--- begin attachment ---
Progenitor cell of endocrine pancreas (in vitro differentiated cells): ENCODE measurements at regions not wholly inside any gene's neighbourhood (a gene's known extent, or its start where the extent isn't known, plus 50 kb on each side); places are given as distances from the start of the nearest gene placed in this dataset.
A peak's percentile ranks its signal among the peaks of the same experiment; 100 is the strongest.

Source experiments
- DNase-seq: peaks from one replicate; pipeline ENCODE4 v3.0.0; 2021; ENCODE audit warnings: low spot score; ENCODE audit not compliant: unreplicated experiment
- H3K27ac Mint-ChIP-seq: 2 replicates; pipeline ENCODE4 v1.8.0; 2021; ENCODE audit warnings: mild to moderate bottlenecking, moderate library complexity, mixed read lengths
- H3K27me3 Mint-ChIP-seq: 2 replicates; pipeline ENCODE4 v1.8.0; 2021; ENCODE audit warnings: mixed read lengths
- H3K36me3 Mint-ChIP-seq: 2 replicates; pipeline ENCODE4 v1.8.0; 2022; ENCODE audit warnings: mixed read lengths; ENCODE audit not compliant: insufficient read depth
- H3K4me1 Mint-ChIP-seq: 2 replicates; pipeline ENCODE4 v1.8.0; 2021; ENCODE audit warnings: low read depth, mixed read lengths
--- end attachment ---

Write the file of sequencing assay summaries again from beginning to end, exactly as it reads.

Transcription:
Progenitor cell of endocrine pancreas (in vitro differentiated cells): ENCODE measurements at regions not wholly inside any gene's neighbourhood (a gene's known extent, or its start where the extent isn't known, plus 50 kb on each side); places are given as distances from the start of the nearest gene placed in this dataset.
A peak's percentile ranks its signal among the peaks of the same experiment; 100 is the strongest.

Source experiments
- DNase-seq: peaks from one replicate; pipeline ENCODE4 v3.0.0; 2021; ENCODE audit warnings: low spot score; ENCODE audit not compliant: unreplicated experiment
- H3K27ac Mint-ChIP-seq: 2 replicates; pipeline ENCODE4 v1.8.0; 2021; ENCODE audit warnings: mild to moderate bottlenecking, moderate library complexity, mixed read lengths
- H3K27me3 Mint-ChIP-seq: 2 replicates; pipeline ENCODE4 v1.8.0; 2021; ENCODE audit warnings: mixed read lengths
- H3K36me3 Mint-ChIP-seq: 2 replicates; pipeline ENCODE4 v1.8.0; 2022; ENCODE audit warnings: mixed read lengths; ENCODE audit not compliant: insufficient read depth
- H3K4me1 Mint-ChIP-seq: 2 replicates; pipeline ENCODE4 v1.8.0; 2021; ENCODE audit warnings: low read depth, mixed read lengths